Staumont has everything you look for in a pitcher. His height (6’3”) and weight (210 lbs.) are right in the Goldilocks zone of durability and athleticism. He carries a prospect pedigree, having been drafted in the 2nd round of the 2015 MLB draft.
This is his 80-grade fastball that touches 100 MPH with regularity:
This is his potential 70-grade curveball, which does things like this:
Why, then, does Josh Staumont not succeed at baseball? Well, similar to my feelings towards writing about him, he lacks focus and consistency. His windup is too busy (more on that soon) and he brings his arm across his body entirely too much. This leads him to have a walk rate that’s almost higher than his ceiling. Seriously, while it’s fun to dream on his K/9 (13.05 in Double-A, 11.01 in Triple-A) there is an ugly truth hidden below those numbers.
In 2017, during his second stint in Double-A, Staumont put up a 5.1% K-BB. He was then promoted to Triple-A, where he had a modest improvement of 8.4%. While batters in these leagues are typically eager to swing at the ball and lack pitch recognition, they were able to sit back and wait on Staumont to falter because his unwieldy delivery allows them to do so. What happens when he gets to the majors and he starts dealing with true professionals? I cringe thinking about it.
Is there hope? Might he pull himself out of the seemingly inevitable reliever tag? Can he possibly harness his raw talent? Maybe. This spring Jeffrey Flanagan of MLB.com reported that Staumont is ditching his windup and pitching solely from the stretch. He seems committed to correcting his mechanics too. The results are promising. Just look at the weak contact he evoked from “polished hitter” and the apple of Bret Sayre’s eye, Keston Hiura.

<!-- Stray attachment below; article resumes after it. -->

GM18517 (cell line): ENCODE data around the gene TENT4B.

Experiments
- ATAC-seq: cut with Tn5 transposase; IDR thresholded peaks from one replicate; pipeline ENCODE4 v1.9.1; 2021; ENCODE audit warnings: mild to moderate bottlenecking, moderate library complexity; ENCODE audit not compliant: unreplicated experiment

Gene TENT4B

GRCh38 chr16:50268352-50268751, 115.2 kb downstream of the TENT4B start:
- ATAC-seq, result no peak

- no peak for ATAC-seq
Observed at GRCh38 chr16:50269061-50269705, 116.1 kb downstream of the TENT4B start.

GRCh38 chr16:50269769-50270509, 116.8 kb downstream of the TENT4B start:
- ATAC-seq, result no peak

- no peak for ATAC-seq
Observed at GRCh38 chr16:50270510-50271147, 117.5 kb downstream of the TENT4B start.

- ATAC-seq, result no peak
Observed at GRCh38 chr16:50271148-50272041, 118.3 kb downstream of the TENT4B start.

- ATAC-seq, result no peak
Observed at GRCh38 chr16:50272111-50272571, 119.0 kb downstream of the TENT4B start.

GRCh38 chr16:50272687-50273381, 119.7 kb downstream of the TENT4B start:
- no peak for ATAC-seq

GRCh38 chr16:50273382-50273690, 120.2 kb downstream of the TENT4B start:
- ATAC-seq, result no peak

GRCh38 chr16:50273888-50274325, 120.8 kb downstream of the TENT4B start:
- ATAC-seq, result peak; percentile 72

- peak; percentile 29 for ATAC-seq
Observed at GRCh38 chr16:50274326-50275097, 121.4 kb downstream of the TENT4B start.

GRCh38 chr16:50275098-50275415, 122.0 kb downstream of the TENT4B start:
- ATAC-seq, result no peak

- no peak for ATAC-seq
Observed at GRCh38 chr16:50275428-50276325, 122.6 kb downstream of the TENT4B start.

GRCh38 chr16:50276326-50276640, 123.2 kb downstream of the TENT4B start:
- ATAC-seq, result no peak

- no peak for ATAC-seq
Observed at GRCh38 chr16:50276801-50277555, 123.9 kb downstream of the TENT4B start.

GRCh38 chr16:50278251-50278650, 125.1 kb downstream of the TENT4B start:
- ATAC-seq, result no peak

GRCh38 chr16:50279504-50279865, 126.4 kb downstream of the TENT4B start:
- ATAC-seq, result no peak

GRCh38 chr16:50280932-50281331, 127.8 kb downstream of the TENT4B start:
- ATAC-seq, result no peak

— Adam McInturff (@wa_mcinturff) March 7, 2018
Don’t @ me, Bret.
In the end, he’s only worth monitoring right now. His ETA is this year, and maybe pitching from the stretch cures a lot of his ills. Hell, it’s worked for Alex Wood and Stephen Strasburg. If you’re looking for a potentially high-level closer and want to take a flier because you are rebuilding, it’s risk/reward. While the stuff is there, the stuff isn’t quite yet.
Adam’s Artist Selection
I’m going with TechN9ne. At least it wasn’t Puddle of Mudd.
Jorge Soler, OF, 26, MLB
Analysis by Keaton O. DeRocher
Jorge Soler burst onto the scene in 2012 as a 20-year-old Cuban signed by the Cubs. He wowed scouts with his raw power that showed plus value, and his ability to work counts and make pitchers work. Soler spent the first two seasons of pro-ball at Single-A, but then skyrocketed into the majors in 2014. He was ranked the 48th best prospect in the minors at the time of his call-up, and his brief success in his first cup of coffee with the Cubs lead many to believe Soler was a breakout waiting to happen.
Why? The easy answer is that he struck out… a lot.